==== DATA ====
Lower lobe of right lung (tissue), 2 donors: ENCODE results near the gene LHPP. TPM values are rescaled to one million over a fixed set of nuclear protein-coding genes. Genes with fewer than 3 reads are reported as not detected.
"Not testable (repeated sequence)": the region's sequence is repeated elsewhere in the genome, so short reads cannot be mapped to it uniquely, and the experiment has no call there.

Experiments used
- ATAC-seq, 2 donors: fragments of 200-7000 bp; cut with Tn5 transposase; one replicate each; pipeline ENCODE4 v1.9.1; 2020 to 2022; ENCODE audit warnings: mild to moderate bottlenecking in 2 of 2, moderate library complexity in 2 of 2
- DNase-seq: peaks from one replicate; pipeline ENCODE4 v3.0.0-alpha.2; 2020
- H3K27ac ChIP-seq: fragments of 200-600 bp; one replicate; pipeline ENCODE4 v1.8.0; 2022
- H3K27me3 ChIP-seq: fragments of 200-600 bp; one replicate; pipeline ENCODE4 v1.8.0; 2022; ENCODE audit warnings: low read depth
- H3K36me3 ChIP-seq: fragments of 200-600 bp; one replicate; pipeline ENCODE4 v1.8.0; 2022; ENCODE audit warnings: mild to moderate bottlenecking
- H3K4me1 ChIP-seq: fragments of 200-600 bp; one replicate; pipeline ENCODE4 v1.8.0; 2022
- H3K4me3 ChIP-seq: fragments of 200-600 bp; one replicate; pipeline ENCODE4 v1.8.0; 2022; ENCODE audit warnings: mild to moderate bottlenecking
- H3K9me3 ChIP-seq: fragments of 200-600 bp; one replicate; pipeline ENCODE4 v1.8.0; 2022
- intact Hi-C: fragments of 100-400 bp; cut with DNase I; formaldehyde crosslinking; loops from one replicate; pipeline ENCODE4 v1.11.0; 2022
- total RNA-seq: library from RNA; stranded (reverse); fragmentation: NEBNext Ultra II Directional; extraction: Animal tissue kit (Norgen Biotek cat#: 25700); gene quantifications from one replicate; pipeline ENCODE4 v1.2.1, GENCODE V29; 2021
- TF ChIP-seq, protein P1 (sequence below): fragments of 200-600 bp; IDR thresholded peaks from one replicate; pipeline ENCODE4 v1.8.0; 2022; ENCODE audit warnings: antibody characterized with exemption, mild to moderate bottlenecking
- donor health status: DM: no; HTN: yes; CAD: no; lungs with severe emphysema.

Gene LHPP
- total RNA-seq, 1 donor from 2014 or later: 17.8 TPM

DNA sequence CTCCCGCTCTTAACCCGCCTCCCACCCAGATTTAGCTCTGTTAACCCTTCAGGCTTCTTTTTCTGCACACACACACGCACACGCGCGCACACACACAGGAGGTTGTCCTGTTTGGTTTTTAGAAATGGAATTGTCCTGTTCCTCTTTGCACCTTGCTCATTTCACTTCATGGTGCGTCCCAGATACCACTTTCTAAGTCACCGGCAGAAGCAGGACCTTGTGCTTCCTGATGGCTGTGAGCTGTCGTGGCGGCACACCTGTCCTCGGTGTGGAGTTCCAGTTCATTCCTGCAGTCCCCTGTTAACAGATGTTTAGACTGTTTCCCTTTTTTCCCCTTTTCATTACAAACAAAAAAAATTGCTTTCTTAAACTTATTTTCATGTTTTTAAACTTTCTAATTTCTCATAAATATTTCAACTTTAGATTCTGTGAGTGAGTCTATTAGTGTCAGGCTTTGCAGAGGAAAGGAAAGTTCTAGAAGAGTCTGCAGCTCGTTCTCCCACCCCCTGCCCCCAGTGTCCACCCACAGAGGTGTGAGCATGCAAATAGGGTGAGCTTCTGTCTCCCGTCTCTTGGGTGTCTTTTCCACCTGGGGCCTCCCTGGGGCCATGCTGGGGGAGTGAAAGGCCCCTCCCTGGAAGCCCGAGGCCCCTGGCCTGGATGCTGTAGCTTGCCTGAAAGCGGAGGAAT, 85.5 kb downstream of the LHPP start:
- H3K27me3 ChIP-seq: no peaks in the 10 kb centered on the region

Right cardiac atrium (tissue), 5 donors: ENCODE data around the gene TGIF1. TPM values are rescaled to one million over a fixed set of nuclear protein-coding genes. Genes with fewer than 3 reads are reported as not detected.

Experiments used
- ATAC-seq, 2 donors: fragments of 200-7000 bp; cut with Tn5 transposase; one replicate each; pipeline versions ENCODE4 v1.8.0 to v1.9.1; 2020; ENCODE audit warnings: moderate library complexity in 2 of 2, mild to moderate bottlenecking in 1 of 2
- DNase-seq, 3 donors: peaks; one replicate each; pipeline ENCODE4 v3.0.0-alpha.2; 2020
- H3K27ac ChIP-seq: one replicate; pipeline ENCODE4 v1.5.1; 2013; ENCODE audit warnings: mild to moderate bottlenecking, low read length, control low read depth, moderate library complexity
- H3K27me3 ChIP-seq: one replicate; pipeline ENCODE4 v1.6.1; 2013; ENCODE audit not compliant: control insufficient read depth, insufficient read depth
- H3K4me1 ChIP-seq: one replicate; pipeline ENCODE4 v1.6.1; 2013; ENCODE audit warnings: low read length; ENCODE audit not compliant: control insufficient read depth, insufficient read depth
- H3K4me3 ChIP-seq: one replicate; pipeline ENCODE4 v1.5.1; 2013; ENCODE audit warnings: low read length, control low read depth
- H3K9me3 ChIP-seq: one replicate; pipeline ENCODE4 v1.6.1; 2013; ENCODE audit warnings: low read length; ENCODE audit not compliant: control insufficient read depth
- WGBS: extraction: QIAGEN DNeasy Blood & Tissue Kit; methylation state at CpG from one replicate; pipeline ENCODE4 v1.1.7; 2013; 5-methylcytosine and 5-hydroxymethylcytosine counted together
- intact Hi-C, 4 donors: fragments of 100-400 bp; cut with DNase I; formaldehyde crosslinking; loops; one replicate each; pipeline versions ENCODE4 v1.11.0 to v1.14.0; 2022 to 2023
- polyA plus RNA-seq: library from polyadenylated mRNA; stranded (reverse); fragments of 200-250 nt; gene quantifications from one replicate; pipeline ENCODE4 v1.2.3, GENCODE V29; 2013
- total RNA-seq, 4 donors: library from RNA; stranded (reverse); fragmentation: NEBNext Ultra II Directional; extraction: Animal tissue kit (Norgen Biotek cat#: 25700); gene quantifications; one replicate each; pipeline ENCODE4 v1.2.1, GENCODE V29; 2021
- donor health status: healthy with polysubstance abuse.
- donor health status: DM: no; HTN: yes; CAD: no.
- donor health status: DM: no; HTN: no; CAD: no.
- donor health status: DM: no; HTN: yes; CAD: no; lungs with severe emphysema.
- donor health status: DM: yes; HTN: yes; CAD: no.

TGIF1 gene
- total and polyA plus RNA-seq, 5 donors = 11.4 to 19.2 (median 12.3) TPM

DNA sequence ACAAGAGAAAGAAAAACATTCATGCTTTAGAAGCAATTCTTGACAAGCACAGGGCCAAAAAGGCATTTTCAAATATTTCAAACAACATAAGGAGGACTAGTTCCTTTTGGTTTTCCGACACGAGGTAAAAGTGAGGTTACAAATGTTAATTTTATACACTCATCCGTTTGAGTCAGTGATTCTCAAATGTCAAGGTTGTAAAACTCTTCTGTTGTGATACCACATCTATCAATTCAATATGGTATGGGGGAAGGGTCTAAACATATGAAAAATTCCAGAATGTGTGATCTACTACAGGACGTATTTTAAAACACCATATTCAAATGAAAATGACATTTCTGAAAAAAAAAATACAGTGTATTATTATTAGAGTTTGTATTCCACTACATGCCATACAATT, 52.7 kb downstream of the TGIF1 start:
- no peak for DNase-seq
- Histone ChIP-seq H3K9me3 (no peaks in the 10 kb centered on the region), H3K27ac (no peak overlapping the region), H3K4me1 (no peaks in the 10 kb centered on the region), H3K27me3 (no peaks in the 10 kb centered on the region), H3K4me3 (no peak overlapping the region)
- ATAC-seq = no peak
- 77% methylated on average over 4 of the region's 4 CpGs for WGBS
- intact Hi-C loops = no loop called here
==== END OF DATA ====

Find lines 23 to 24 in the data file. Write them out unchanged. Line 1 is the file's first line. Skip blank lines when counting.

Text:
- DNase-seq, 3 donors: peaks; one replicate each; pipeline ENCODE4 v3.0.0-alpha.2; 2020
- H3K27ac ChIP-seq: one replicate; pipeline ENCODE4 v1.5.1; 2013; ENCODE audit warnings: mild to moderate bottlenecking, low read length, control low read depth, moderate library complexity